What made this easier for me was that I was a mature student, doing a degree course in sociology. So I was able to get hold of books. I just went straight to 'H for homosexuality' and read up all the psychological theories and brought them home to my husband. But we came to the conclusion that this was ridiculous. There were so many theories, and the last one I read said categorically: 'We do not know what causes it.' I thought: 'Good grief. What is the matter with us? He is what he is. He is himself. You can spend the rest of your life wondering why somebody is the way they are.'

We began to open our eyes and see other gay people we just had not noticed before. We realized that there was a whole lifestyle. That he had every possibility of having a happy life. It would just be different from ours. This is the hard thing for parents to accept, the loss of your particular expectations. Gone is the wife and the marriage and the grandchildren. In its place there seems to be an emptiness. But of course there isn't.

The whole experience of Mark's 'coming out' caused me to change my attitudes. For example, I am no longer tolerant of stereotyping of any kind, be it sexual or racial or whatever. I get very, angry with the media now. They do know better and could present gays properly. Instead they just do the easy thing and go for the money. It is not fair to minority groups and I think we are all minorities in one way or another.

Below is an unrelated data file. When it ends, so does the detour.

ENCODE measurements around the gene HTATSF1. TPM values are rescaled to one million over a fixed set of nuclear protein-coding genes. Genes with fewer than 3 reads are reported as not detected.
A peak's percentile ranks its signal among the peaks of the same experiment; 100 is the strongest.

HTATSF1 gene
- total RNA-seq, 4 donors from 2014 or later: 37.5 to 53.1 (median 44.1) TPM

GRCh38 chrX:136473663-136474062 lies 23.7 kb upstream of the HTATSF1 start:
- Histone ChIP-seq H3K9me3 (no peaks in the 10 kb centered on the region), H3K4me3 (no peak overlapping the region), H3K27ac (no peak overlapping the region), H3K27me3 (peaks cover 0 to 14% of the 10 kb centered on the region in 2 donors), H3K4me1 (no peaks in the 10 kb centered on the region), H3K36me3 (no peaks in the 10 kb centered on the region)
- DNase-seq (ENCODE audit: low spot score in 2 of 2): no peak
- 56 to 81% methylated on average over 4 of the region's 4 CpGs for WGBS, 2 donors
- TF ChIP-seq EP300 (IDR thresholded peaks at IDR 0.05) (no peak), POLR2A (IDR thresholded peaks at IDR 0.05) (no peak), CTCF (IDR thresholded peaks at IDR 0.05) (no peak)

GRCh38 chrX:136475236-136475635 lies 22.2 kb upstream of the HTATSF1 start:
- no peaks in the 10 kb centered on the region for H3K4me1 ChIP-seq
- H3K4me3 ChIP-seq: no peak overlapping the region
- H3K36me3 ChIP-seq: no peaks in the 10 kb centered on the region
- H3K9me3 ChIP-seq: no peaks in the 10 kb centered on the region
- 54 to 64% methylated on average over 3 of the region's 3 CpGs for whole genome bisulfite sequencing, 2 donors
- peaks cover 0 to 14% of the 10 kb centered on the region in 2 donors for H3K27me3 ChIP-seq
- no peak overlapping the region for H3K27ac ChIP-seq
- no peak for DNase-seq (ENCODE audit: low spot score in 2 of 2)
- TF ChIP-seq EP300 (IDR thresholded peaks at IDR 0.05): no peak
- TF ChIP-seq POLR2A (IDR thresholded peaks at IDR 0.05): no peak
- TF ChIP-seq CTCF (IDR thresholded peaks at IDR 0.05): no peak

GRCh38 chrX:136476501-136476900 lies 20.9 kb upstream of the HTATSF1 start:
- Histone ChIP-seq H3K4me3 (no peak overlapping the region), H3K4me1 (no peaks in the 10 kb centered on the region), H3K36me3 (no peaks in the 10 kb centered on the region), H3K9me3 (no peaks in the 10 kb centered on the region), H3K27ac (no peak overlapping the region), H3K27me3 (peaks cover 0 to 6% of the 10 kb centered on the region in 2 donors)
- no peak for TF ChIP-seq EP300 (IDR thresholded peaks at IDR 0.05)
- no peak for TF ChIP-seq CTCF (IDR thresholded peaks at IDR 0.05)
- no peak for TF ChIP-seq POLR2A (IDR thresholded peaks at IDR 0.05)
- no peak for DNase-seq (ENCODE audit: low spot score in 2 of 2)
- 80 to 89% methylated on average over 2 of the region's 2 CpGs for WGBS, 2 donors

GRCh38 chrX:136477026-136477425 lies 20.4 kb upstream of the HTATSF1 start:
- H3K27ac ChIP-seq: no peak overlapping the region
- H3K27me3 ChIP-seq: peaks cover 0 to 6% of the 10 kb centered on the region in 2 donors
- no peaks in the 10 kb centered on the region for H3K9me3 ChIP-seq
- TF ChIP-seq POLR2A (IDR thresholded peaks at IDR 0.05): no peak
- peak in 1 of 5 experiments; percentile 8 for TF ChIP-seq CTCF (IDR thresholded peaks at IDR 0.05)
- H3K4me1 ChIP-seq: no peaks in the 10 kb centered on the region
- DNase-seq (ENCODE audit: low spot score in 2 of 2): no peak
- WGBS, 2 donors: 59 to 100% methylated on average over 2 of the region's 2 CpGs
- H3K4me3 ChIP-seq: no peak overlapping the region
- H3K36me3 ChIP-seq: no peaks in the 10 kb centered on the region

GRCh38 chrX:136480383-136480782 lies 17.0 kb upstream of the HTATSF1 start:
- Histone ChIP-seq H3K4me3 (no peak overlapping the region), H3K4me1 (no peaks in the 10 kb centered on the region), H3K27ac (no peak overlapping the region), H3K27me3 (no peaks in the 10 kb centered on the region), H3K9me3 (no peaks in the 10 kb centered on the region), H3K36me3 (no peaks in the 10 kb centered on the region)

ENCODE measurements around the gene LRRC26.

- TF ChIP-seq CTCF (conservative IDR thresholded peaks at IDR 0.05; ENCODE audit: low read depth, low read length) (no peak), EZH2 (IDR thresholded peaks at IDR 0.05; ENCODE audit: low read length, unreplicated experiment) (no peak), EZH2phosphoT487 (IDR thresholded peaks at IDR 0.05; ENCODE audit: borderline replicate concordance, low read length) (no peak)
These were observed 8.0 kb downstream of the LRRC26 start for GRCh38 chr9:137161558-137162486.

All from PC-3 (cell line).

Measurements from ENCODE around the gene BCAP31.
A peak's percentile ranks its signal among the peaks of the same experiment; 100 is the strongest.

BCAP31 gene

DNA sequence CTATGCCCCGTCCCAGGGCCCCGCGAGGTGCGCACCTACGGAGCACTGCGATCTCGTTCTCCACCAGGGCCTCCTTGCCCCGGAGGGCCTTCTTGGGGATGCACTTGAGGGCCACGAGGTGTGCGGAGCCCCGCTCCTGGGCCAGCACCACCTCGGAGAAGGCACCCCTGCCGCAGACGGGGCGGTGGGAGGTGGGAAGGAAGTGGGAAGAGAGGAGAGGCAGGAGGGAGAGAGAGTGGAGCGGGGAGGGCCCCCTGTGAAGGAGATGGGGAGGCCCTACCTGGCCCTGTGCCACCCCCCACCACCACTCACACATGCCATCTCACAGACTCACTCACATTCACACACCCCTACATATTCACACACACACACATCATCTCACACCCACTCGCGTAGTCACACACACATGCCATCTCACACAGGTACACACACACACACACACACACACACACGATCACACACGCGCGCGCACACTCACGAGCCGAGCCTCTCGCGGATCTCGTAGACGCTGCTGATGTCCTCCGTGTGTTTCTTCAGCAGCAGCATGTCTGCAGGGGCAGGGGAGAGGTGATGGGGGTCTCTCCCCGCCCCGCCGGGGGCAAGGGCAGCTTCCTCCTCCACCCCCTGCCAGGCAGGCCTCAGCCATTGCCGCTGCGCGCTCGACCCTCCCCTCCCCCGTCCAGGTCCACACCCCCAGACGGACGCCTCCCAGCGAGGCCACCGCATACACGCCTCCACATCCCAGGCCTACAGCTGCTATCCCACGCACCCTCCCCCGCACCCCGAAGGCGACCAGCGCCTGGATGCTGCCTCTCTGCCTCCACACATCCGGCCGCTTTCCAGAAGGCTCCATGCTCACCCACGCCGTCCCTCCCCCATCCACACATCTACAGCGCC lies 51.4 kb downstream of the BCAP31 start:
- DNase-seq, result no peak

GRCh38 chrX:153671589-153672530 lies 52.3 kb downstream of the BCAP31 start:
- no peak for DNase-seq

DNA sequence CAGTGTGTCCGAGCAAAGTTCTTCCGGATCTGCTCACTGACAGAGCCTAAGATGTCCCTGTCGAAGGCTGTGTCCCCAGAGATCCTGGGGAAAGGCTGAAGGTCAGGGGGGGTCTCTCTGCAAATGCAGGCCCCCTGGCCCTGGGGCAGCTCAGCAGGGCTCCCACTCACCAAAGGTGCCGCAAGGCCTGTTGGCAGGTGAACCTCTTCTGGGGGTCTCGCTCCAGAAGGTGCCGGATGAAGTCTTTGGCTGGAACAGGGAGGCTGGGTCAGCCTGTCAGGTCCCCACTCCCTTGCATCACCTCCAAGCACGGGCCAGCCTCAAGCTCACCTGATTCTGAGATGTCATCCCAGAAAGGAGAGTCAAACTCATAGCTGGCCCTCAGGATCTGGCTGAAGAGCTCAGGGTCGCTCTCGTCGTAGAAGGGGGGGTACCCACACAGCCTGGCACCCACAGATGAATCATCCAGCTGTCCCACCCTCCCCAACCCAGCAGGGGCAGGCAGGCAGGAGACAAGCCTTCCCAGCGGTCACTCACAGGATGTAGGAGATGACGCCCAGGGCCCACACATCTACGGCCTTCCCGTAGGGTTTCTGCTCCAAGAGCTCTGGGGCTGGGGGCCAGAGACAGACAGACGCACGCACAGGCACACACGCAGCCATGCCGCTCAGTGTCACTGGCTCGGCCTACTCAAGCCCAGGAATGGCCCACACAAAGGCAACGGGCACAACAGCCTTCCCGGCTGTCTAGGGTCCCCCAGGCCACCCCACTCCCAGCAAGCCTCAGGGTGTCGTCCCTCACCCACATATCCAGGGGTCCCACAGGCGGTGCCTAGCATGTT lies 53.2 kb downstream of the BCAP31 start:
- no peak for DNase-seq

Actually I feel we are privileged to have a gay son. We have been given the opportunity to grow and open our minds. Had he not 'come out' there would have been a very large portion of human life that would have remained a closed book for us. A lot of parents feel this way. But it is not always an easy process - to open your mind. Some parents don't even try; and the tragedy and the loss is theirs. This is why I joined the Parents Group in Manchester - to help other parents to open their minds and accept their children for what they are.